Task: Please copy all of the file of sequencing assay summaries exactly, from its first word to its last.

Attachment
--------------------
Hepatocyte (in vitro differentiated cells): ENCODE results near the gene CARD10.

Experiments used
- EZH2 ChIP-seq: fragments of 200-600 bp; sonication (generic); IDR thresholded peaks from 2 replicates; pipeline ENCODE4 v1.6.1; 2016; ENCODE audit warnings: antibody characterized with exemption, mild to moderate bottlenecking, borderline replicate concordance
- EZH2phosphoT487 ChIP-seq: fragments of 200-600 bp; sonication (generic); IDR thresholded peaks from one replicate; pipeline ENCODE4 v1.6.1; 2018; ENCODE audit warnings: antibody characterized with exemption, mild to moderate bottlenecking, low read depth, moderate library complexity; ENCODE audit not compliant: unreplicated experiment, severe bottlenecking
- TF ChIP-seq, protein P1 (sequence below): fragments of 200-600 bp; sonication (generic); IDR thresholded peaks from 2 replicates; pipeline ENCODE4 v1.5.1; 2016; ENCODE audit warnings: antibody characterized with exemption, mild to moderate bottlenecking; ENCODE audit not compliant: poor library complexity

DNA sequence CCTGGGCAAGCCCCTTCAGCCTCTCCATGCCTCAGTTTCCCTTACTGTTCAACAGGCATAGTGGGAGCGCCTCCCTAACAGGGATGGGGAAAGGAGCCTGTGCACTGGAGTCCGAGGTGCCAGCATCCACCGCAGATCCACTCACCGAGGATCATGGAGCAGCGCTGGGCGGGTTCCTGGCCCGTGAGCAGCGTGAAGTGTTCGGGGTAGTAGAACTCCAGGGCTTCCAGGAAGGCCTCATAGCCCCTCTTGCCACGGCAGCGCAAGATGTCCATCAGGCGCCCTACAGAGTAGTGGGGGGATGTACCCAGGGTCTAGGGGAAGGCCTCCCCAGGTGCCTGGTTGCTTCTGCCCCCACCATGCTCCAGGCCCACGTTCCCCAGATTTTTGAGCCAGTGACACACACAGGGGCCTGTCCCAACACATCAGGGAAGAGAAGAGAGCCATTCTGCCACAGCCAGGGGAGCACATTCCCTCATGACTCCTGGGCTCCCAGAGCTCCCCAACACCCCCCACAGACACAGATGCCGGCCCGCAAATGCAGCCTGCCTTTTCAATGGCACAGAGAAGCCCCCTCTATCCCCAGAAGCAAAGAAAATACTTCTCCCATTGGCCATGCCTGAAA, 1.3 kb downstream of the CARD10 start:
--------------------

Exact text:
Hepatocyte (in vitro differentiated cells): ENCODE results near the gene CARD10.

Experiments used
- EZH2 ChIP-seq: fragments of 200-600 bp; sonication (generic); IDR thresholded peaks from 2 replicates; pipeline ENCODE4 v1.6.1; 2016; ENCODE audit warnings: antibody characterized with exemption, mild to moderate bottlenecking, borderline replicate concordance
- EZH2phosphoT487 ChIP-seq: fragments of 200-600 bp; sonication (generic); IDR thresholded peaks from one replicate; pipeline ENCODE4 v1.6.1; 2018; ENCODE audit warnings: antibody characterized with exemption, mild to moderate bottlenecking, low read depth, moderate library complexity; ENCODE audit not compliant: unreplicated experiment, severe bottlenecking
- TF ChIP-seq, protein P1 (sequence below): fragments of 200-600 bp; sonication (generic); IDR thresholded peaks from 2 replicates; pipeline ENCODE4 v1.5.1; 2016; ENCODE audit warnings: antibody characterized with exemption, mild to moderate bottlenecking; ENCODE audit not compliant: poor library complexity

DNA sequence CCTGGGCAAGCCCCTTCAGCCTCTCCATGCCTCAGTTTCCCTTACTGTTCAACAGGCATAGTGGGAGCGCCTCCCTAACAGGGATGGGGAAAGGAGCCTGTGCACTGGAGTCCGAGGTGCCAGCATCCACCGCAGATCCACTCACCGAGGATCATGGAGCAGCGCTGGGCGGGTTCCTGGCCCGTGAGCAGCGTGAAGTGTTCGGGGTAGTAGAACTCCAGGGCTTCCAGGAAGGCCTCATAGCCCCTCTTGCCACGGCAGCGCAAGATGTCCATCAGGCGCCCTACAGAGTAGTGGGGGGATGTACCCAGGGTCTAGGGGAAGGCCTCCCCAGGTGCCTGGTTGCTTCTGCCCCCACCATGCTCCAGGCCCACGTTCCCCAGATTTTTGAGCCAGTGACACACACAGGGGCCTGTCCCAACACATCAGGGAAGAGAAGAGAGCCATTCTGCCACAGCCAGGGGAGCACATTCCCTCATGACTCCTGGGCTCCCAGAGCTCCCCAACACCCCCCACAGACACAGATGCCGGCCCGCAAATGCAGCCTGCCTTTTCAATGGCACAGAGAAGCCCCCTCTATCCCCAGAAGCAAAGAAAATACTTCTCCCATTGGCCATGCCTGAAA, 1.3 kb downstream of the CARD10 start: